[Bristol Press] Expansion proposed for Bristol’s bioscience zone

February 15, 2011
State Senator Jason Welch displays a thick stack of unfunded mandates that the state of Connecticut imposes on towns during a Thursday press conference at the Legislative Office Building.  Senator Welch and other area officials want to see mandate relief in Gov. Dannel Malloy's upcoming budget.  (Pictured from left to right:  Harwinton First Selectman Frank Chiaramonte, Bristol School Superintendent Phillip Streifer, State Rep. Whit Betts, Plymouth School Superintendent Anthony Distasio, Senator Welch, Bristol Mayor Art Ward, Bristol City Councilman Ken Cockayne, New Britain Mayor Tim Stewart.) Senator Welch and Mike Nicastro, president of the Central Connecticut Chambers of Commerce, discuss Bristol’s bioscience zone.

Story as it appeared in the Bristol Press

A proposal to expand the city’s bioscience zone moved ahead a little Monday.

A bill in the state Senate — and a similar one in the state House — seeks to add the city’s industrial park off Middle Street and the downtown area to Bristol’s existing bioscience zone.

It also would create a new bioscience zone in Plainville.

On Monday, lawmakers on the Planning and Development Committee heard testimony in favor of Bristol Republican state Sen. Jason Welch’s bill.

Mike Nicastro, president of the Central Connecticut Chambers of Commerce, testified that competition for bioscience companies can be extensive.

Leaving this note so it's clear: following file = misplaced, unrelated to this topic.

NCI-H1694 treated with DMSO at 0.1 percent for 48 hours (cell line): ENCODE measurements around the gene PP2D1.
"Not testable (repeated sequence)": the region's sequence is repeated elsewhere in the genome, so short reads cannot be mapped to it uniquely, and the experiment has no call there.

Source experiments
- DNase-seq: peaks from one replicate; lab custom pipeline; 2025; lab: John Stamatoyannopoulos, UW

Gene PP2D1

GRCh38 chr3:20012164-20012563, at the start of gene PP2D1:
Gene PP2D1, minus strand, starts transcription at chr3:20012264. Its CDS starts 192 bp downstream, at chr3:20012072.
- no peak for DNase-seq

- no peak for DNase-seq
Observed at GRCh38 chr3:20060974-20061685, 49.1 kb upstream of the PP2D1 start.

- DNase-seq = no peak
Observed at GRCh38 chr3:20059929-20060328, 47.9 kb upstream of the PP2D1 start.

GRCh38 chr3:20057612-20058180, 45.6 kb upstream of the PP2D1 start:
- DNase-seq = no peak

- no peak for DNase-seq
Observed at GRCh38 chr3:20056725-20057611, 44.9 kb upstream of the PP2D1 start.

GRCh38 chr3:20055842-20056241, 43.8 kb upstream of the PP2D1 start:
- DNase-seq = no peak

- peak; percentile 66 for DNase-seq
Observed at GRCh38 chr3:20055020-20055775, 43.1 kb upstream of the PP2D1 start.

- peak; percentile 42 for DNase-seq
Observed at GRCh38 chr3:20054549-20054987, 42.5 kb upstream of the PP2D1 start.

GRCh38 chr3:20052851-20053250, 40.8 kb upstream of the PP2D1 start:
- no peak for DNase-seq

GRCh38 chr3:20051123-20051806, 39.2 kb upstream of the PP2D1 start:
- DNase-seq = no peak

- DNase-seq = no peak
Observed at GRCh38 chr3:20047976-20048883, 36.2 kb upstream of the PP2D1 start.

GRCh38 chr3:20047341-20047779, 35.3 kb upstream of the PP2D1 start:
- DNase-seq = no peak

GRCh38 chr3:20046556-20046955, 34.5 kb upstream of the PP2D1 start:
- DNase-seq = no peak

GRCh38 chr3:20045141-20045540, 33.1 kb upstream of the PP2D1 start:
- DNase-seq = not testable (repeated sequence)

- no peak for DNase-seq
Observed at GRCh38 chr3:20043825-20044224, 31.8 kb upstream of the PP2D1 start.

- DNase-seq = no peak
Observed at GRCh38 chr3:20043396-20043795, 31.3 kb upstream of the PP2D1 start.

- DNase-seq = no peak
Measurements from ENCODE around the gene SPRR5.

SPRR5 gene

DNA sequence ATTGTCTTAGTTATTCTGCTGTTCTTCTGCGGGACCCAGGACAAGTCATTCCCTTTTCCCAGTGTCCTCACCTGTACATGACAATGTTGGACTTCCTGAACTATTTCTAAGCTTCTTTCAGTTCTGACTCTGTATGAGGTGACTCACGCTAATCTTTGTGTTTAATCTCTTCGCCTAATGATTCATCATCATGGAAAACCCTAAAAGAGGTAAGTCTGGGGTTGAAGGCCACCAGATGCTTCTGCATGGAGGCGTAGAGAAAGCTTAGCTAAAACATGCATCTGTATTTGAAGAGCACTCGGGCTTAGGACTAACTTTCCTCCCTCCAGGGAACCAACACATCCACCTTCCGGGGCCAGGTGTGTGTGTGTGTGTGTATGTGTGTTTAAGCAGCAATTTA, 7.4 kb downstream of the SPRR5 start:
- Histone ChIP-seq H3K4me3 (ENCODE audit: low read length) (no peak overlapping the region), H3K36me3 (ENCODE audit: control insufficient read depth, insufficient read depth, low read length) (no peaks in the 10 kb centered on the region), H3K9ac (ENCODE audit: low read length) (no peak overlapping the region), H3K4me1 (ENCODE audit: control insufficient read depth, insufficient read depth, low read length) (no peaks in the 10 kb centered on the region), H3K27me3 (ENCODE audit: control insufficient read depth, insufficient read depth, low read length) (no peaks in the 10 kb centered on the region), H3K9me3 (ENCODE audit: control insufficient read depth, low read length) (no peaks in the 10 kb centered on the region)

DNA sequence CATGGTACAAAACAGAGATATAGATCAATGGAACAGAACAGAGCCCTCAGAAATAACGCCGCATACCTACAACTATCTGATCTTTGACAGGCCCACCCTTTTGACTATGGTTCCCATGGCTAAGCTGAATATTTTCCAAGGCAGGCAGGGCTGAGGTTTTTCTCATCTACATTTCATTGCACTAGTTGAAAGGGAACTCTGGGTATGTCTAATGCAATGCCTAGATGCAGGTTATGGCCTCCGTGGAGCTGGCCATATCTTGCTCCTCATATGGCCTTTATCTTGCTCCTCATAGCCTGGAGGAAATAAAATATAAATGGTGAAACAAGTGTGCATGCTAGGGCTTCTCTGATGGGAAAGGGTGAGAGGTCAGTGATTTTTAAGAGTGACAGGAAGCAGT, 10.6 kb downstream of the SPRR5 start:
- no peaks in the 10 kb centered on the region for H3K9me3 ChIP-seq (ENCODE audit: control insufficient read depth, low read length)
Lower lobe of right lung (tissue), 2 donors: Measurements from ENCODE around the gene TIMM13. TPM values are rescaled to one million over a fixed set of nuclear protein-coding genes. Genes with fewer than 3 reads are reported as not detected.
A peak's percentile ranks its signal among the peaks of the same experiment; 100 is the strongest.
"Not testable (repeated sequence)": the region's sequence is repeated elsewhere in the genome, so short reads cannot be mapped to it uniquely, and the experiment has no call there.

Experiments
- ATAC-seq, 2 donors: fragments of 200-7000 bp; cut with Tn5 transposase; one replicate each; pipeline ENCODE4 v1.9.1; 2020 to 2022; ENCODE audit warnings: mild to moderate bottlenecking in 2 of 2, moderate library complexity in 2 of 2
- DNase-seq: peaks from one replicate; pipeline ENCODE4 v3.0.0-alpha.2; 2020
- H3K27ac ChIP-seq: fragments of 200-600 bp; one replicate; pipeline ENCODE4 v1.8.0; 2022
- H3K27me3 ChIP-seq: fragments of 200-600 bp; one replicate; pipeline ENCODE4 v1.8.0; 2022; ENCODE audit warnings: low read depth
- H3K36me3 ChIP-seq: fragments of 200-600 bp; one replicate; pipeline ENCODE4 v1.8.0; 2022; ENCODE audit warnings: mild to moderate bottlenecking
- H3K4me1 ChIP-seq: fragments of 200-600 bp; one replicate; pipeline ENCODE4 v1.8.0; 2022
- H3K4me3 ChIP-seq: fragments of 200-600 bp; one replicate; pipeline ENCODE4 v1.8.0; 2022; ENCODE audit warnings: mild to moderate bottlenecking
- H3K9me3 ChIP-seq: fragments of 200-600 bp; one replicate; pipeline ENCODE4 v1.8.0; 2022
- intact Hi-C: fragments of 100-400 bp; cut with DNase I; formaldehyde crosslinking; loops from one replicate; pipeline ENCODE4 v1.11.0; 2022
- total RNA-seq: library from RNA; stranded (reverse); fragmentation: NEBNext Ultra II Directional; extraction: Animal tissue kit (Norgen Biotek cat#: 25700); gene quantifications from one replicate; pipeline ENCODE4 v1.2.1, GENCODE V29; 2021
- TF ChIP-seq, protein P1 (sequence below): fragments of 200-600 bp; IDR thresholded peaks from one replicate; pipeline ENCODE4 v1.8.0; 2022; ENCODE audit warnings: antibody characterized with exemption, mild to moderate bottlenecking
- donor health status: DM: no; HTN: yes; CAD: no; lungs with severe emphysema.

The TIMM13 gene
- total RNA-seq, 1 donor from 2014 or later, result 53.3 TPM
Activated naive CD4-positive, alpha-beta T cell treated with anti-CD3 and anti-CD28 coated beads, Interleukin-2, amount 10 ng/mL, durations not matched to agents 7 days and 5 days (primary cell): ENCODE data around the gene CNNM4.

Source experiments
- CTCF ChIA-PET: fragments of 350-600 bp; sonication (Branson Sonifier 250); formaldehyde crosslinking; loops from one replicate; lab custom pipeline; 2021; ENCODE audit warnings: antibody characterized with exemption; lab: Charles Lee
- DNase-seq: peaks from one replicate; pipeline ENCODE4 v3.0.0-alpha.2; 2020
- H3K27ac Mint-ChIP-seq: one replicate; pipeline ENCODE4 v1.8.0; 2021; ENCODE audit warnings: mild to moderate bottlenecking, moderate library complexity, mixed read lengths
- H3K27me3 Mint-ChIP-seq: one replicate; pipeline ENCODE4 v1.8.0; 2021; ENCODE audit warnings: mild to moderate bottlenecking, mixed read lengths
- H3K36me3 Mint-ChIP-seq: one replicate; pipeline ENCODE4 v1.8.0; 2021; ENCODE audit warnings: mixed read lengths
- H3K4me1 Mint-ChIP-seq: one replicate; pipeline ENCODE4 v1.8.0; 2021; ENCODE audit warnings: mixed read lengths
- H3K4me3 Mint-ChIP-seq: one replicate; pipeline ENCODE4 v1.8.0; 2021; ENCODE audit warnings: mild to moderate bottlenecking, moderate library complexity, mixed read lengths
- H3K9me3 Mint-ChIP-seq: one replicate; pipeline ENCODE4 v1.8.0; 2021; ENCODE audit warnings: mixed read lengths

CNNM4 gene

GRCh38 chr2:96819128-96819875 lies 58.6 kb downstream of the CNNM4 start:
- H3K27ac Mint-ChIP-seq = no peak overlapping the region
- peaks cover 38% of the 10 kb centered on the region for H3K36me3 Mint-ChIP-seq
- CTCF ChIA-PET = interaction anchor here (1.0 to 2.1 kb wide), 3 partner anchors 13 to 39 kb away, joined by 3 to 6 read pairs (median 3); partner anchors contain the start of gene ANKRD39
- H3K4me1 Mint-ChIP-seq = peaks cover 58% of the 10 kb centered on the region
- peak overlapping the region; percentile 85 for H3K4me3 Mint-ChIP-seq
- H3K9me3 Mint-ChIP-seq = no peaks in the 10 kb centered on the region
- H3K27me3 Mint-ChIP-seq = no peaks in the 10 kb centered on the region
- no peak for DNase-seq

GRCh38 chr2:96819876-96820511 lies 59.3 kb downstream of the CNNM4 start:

If the zone doesn’t include the places where new or growing bioscience industries can locate, he said, the zone itself is only symbolic.

A bioscience zone offers qualifying companies certain types of tax incentives, similar to an enterprise zone. It’s intended to offer attractive spots for incubator businesses that spin off of medical research done at the University of Connecticut Medical Center and local hospitals.

Currently, the zone in Bristol is around Bristol Hospital and along parts of Route 6, and does not include downtown land slated for development or the city’s newest industrial park.

“Having a viable and strategically designated zone for central Connecticut is a more realistic opportunity and one that allows more communities in the region to participate in the future,” said Nicastro.

State Rep. Whit Betts, a Bristol Republican, also provided testimony.

“The proposed bill is really a technical change and does not make any changes other than to expand the area in which bioscience companies can operate.” Betts said,

Expanding the zone, Betts said, would give Bristol and Plainville a better chance to compete for bioscience firms. Adding new high-tech companies would increase the local tax base and also provide high-paying jobs.

Betts said he did not believe there is any controversy about the proposed expansion.

The change to the zone borders may even be able to be made administratively and not require passing a law, Betts said.

But state Rep. Frank Nicastro, a Bristol Democrat who is a co-author of the House bill that seeks to expand the bioscience zone, said the change most likely has to be legislated.